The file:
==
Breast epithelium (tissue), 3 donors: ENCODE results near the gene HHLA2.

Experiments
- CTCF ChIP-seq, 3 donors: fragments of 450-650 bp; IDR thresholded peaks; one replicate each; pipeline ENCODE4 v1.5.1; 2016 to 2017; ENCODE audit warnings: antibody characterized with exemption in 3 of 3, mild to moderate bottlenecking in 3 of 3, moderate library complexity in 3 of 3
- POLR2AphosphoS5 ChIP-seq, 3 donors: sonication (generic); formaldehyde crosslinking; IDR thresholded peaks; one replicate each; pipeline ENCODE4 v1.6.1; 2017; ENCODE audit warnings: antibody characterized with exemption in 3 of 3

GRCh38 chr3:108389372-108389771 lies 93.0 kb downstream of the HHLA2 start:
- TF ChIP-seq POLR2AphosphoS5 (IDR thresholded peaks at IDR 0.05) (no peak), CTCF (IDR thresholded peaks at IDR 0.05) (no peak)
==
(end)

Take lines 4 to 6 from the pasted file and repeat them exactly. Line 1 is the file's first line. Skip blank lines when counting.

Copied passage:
- POLR2AphosphoS5 ChIP-seq, 3 donors: sonication (generic); formaldehyde crosslinking; IDR thresholded peaks; one replicate each; pipeline ENCODE4 v1.6.1; 2017; ENCODE audit warnings: antibody characterized with exemption in 3 of 3

GRCh38 chr3:108389372-108389771 lies 93.0 kb downstream of the HHLA2 start:
- TF ChIP-seq POLR2AphosphoS5 (IDR thresholded peaks at IDR 0.05) (no peak), CTCF (IDR thresholded peaks at IDR 0.05) (no peak)